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Afghanistan: What can I do?

Thousands of people in Afghanistan are at risk after the government collapsed and the Taliban seized Kabul. If you’re feeling powerless, here are some ways you can help

People in Afghanistan are grappling with a developing crisis after the Taliban took control of much of the country and seized the capital, Kabul.

Thousands are at risk under the insurgents’ regime after two decades of Western military presence ended abruptly in early August. The Islamist militants, who ruled the country by terror and violence in the 1990s, swept across Afghanistan in a matter of days.

The collapse of the Afghan government triggered a humanitarian emergency. 

Taliban militants controlled Afghanistan between 1996 and 2001, enforcing a brutal form of Islamic law involving violent punishments, public executions and the exclusion of women from public life. 

The group remained active in the region while not in power, infamously shooting women’s rights activist Malala Yousafzai in the head for attending school in Pakistan when she was just 15 years old. She made a full recovery, going on to graduate from Oxford University and becoming the youngest ever person to win the Nobel Peace Prize.

A return to the strict and brutal regime is the primary concern among progressives in the country. Female journalists, politicians, bloggers, and teachers have all reported fearing for their lives and footage posted online shows people trying to flee to safer countries, clinging to departing aeroplanes.

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Millions are living in fear of what Taliban oppression could mean for them. Here’s what you can do to help.

Write to your MP 

Campaigners say one of the best things people living in safety in the UK can do is write to their MPs to demand the government sets up a safe route for Afghan refugees to seek asylum here.

More than 2,500 Afghan people were already in limbo waiting on decisions to be made about their asylum claims in the UK, according to the Joint Council for the Welfare of Immigrants. Westminster has not yet made a commitment to resettling people fleeing the Taliban, despite Canada pledging to accept 20,000 people and expectations that the US will resettle 30,000.

MPs will debate the crisis on Wednesday, August 18. Dominic Raab, foreign secretary, said ministers are working on a “bespoke” scheme in response to the crisis.

You can find your MP here, and many experts have provided templates on social media. But even if you don’t know who your local representative is, online services such as Write To Them make it easy to send them your concerns.

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Sign a petition

Thousands of people in the UK have already added their name to a number of petitions demanding Westminster politicians act urgently to support Afghan people in danger.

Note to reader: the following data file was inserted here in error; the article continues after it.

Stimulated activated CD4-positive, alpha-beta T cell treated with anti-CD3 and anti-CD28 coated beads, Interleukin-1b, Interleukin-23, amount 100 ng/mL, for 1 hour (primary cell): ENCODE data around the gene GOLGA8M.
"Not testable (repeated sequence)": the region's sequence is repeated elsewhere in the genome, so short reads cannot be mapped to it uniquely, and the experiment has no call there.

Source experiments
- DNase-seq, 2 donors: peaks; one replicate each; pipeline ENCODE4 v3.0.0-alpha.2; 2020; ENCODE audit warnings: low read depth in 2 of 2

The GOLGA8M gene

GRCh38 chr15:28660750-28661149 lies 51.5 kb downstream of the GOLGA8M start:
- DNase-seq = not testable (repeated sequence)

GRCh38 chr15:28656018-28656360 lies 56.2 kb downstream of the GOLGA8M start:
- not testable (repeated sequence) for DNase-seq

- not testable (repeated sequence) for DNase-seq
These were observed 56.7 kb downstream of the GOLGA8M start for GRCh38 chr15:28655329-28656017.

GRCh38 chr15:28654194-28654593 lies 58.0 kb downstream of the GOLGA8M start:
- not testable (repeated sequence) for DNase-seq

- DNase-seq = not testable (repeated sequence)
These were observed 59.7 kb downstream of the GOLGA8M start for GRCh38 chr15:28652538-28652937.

More than 91,000 so far have signed a petition urging ministers to commit to resettling 20,000 people from Afghanistan, with very few safe and legal routes available to those fleeing violence. The upcoming Nationality and Borders Bill threatens to narrow their options even further.

Another petition, backed by more than 100,000 people so far, calls on the UK government to immediately devise a refugee plan and do more to protect the safety of women and girls in Afghanistan.

Donate to a charity helping people in Afghanistan

There are many expert organisations well-placed to provide support on the ground in Afghanistan, but they need cash to do it.

Afghanaid is running a crisis appeal to provide emergency support and supplies to families displaced by conflict in Afghanistan. That includes financial help to afford somewhere to stay and food to eat, hygiene kits and solar powered stoves. 

Women for Afghan Women has a long history of opposing gender-based oppression in Afghanistan and is calling for financial support to keep operating through the crisis, with women in the country put in positions of danger overnight.

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The UN Refugee Agency is also working to meet the immediate need for food, water and shelter, as well as lobbying neighbouring countries to make it easier for Afghan people to flee across their borders. 

Islamic Relief has already distributed tens of thousands of food parcels to vulnerable families across Afghanistan, and is accepting donations through its emergency fund to continue supporting those displaced by the crisis.

The Baba Mazari Foundation, which provides scholarships for children and works to stamp out child labour, has partenered with a number of other organisations to set up an emergency fund for victims of the Taliban. It will provide food, supplies and cash support for families forced to flee their homes.

The International Rescue Committee has been in Afghanistan since 1988, providing work opportunities and education as well as aid, and is giving tents, food and financial help to displaced families.

Support journalism on the ground in Afghanistan

Rukshana Media – named after a woman who was stoned to death by the Taliban in 2015 – is a journalism outlet run by Afghan women. Their work puts them at significant risk under the harsh new regime. 

The organisation is fundraising to ensure it can continue paying staff at a time when their reporting is more vital than ever.

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